Murti: Cashman Explains How Luis Severino Got To Tommy John Surgery


When the Yankees announced Tuesday that Luis Severino will need Tommy John surgery and will miss the entire 2020 season, the biggest question for me was this: what test did he have this time that revealed the torn elbow ligament that didn’t show up in the first two MRIs and the CT scan?

“Obviously, in the prior tests were multiple normal MRIs,” Brian Cashman said. “This time he went (to New York) and did a nerve conductor test which was negative, a CT scan which was negative, and a dye contrast MRI, or otherwise known as an MRI arthrogram. And that result was obviously the finding of a partially torn ulnar collateral ligament.”

Severino initially complained of forearm soreness after Game 3 of the ALCS against Houston last October, but the symptoms subsided and he was scheduled to pitch Game 7 if the series had been extended that far, which it obviously was not.

When Severino complained of soreness again in December after he started throwing again, only feeling it on changeups Severino said, the pitcher initially didn’t even want to go to New York for tests because he didn’t think it was serious. But he eventually relented and the Yankees did the first MRI which came back clean. 

The Yankees' Luis Severino pitches in the first inning in Game 3 of the ALDS against the Boston Red Sox on Oct. 8, 2018, at Yankee Stadium. USA TODAY Images

Severino began to throw again in January when the same soreness—he didn’t use the word pain—came back and another round of testing with a second MRI and a CT scan still revealed nothing. And Severino was still pointing to an area of soreness that wasn’t close to the elbow ligament.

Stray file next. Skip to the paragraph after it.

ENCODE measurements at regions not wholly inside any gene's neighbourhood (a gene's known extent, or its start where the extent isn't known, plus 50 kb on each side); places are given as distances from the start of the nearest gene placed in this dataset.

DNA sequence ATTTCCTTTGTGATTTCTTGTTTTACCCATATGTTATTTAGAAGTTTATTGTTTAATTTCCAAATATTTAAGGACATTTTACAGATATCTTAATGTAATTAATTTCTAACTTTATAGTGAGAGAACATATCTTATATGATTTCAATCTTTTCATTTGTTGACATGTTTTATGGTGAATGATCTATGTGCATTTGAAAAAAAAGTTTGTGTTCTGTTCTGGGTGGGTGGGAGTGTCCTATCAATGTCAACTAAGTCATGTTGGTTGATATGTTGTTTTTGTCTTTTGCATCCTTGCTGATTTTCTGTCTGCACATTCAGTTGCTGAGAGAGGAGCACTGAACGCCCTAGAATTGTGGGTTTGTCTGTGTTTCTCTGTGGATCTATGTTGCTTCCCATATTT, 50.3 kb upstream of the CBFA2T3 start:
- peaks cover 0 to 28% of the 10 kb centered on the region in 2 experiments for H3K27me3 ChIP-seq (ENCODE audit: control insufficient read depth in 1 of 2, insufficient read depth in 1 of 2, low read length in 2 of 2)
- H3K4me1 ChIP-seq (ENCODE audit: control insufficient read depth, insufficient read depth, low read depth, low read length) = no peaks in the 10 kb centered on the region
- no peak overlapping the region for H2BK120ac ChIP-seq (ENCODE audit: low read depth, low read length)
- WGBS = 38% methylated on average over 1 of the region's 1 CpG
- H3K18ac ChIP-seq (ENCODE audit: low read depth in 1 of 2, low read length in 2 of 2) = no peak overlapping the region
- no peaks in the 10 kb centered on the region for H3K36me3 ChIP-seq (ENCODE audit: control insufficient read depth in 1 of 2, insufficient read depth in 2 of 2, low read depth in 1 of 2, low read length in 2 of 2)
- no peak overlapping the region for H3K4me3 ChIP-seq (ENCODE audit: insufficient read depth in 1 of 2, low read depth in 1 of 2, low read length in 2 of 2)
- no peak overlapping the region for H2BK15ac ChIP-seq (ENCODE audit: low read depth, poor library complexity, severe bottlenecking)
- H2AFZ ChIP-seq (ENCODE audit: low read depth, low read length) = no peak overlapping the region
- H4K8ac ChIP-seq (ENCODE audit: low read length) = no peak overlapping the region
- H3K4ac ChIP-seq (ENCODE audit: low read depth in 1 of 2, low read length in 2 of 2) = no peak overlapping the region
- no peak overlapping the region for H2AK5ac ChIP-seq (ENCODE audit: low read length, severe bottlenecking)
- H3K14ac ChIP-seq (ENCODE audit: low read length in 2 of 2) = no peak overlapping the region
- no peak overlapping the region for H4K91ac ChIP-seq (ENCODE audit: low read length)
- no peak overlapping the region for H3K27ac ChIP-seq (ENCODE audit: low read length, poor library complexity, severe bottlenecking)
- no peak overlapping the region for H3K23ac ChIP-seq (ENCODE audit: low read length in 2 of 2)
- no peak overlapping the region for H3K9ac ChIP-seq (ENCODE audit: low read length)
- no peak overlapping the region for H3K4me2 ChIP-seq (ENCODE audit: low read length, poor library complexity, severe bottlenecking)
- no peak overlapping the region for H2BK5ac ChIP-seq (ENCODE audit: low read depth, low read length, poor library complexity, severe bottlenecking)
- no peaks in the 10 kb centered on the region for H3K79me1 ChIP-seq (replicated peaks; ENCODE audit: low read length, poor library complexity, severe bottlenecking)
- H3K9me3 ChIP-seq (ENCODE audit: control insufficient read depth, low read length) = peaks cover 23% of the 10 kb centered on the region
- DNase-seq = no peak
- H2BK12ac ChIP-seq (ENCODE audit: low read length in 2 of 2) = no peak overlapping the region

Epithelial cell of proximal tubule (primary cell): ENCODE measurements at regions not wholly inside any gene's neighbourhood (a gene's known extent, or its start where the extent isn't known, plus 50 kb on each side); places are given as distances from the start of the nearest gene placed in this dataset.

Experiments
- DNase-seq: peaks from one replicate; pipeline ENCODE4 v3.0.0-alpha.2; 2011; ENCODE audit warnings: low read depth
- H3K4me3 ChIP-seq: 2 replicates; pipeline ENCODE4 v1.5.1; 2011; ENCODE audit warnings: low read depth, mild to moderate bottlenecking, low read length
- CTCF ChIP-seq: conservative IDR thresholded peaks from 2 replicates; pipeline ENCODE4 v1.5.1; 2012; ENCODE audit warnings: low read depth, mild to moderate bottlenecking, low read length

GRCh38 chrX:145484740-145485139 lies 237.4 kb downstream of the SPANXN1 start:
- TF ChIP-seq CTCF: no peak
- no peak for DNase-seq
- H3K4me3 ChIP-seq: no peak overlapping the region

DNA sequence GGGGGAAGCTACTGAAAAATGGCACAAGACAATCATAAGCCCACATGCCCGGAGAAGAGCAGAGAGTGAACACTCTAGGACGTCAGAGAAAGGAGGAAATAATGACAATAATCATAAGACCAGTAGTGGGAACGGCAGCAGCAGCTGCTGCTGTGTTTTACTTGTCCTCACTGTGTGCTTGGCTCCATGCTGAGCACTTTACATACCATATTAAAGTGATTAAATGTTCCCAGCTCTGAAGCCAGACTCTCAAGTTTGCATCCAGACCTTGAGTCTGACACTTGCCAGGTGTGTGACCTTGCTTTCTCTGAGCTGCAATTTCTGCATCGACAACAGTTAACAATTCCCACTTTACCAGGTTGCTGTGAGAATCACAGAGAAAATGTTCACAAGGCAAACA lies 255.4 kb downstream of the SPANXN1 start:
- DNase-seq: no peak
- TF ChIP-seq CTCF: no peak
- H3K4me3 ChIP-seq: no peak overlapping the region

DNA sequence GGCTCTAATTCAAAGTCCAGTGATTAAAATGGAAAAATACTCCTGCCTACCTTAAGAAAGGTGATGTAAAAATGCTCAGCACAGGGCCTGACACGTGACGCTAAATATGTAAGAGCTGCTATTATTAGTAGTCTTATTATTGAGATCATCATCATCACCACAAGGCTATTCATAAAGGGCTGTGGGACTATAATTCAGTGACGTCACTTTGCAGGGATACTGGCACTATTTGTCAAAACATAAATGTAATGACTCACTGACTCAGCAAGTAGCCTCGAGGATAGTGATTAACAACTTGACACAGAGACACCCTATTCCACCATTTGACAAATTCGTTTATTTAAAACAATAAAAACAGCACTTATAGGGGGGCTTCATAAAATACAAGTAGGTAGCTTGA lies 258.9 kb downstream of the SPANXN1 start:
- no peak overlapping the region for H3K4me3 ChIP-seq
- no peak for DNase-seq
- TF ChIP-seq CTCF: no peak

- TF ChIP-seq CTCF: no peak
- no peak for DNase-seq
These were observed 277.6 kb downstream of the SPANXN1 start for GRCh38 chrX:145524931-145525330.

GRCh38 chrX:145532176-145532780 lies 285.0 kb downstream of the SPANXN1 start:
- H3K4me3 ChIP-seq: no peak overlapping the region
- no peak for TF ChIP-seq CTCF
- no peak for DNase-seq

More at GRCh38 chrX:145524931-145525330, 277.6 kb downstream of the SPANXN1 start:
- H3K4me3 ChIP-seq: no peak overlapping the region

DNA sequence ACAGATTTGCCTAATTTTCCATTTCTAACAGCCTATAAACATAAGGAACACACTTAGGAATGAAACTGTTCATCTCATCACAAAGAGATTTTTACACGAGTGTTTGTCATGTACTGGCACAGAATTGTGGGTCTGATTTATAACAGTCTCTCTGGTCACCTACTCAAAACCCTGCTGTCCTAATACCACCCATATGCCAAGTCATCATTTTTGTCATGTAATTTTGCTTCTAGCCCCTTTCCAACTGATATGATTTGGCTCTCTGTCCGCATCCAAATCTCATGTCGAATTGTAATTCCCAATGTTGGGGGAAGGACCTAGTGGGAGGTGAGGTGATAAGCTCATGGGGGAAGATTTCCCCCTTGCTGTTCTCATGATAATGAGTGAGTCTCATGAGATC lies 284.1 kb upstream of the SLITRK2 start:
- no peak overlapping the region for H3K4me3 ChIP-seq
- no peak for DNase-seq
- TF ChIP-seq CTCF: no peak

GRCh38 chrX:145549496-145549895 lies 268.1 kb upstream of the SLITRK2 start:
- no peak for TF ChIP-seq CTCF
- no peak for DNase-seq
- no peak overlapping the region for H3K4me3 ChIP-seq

When he met with reporters last Thursday, Severino still was not worried about the problem being his elbow or either of the injuries that shelved him almost all of last season.

“(I) just worry about that spot right there (forearm) because my elbow, shoulder, and my whole lat feels pretty good,” Severino said, confidently explaining how he was throwing good hard fastballs in his sessions to that point.

So how did they get all the way from that minor soreness in October to Tommy John in February? 

“My gut is that it’s something that obviously dates back to when he started feeling something (last October),” Cashman said. “In terms of the declaration of the injury with the physical testing, upon MRIs and where his complaints were, it didn’t reveal itself.  But now, as of yesterday in New York, with both doctors (Dr. Chris Ahmad and Dr. David Altcheck) for the first time the physical testing points to the area on the MRI arthrogram that shows a problem. The prior MRIs had no problem, and the point of injury was not around the ligament. So, our athletic trainers, our physical therapists and the orthopedics that evaluated him both in Tampa and New York could not produce anything that would typically give concern of a ligament issue in any way, shape, or form.”

“But yesterday was the first time that those repeated physical testings showed he was getting response, unfortunately a positive, like ‘yes it hurts right here’ which then mapped where that MRI arthrogram showed a partial tear. So, the conclusion with the physical and the MRI arthrogram, the conclusion is Tommy John.”